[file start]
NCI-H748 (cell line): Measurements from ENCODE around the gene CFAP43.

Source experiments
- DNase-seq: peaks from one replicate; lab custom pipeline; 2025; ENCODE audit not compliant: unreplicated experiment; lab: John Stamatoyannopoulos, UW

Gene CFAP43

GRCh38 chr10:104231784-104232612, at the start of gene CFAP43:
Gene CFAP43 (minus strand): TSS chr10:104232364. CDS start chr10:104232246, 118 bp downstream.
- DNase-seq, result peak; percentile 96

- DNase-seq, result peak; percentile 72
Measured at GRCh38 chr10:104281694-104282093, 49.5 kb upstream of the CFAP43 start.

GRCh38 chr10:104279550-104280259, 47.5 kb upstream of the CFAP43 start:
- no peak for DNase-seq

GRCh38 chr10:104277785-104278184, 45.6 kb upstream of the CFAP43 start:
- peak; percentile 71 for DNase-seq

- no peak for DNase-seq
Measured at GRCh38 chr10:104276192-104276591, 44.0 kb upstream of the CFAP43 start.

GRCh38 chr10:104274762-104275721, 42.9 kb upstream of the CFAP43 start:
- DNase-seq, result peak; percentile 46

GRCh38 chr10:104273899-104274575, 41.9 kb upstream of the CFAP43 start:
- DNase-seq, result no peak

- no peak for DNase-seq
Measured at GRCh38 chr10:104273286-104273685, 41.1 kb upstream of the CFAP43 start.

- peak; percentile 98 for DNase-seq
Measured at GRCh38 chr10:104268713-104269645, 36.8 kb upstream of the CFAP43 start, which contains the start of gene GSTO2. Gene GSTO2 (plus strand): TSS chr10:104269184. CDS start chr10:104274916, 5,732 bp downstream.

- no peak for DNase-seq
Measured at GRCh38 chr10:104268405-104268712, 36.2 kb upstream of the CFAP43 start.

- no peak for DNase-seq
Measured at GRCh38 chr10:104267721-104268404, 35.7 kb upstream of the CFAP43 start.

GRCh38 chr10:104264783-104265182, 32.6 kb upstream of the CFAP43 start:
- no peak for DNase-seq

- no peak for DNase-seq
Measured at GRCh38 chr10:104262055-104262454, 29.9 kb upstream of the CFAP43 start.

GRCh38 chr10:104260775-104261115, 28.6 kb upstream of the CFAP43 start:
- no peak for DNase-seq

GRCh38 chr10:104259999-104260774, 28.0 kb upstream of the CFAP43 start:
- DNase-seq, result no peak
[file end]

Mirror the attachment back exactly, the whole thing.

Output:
NCI-H748 (cell line): Measurements from ENCODE around the gene CFAP43.

Source experiments
- DNase-seq: peaks from one replicate; lab custom pipeline; 2025; ENCODE audit not compliant: unreplicated experiment; lab: John Stamatoyannopoulos, UW

Gene CFAP43

GRCh38 chr10:104231784-104232612, at the start of gene CFAP43:
Gene CFAP43 (minus strand): TSS chr10:104232364. CDS start chr10:104232246, 118 bp downstream.
- DNase-seq, result peak; percentile 96

- DNase-seq, result peak; percentile 72
Measured at GRCh38 chr10:104281694-104282093, 49.5 kb upstream of the CFAP43 start.

GRCh38 chr10:104279550-104280259, 47.5 kb upstream of the CFAP43 start:
- no peak for DNase-seq

GRCh38 chr10:104277785-104278184, 45.6 kb upstream of the CFAP43 start:
- peak; percentile 71 for DNase-seq

- no peak for DNase-seq
Measured at GRCh38 chr10:104276192-104276591, 44.0 kb upstream of the CFAP43 start.

GRCh38 chr10:104274762-104275721, 42.9 kb upstream of the CFAP43 start:
- DNase-seq, result peak; percentile 46

GRCh38 chr10:104273899-104274575, 41.9 kb upstream of the CFAP43 start:
- DNase-seq, result no peak

- no peak for DNase-seq
Measured at GRCh38 chr10:104273286-104273685, 41.1 kb upstream of the CFAP43 start.

- peak; percentile 98 for DNase-seq
Measured at GRCh38 chr10:104268713-104269645, 36.8 kb upstream of the CFAP43 start, which contains the start of gene GSTO2. Gene GSTO2 (plus strand): TSS chr10:104269184. CDS start chr10:104274916, 5,732 bp downstream.

- no peak for DNase-seq
Measured at GRCh38 chr10:104268405-104268712, 36.2 kb upstream of the CFAP43 start.

- no peak for DNase-seq
Measured at GRCh38 chr10:104267721-104268404, 35.7 kb upstream of the CFAP43 start.

GRCh38 chr10:104264783-104265182, 32.6 kb upstream of the CFAP43 start:
- no peak for DNase-seq

- no peak for DNase-seq
Measured at GRCh38 chr10:104262055-104262454, 29.9 kb upstream of the CFAP43 start.

GRCh38 chr10:104260775-104261115, 28.6 kb upstream of the CFAP43 start:
- no peak for DNase-seq

GRCh38 chr10:104259999-104260774, 28.0 kb upstream of the CFAP43 start:
- DNase-seq, result no peak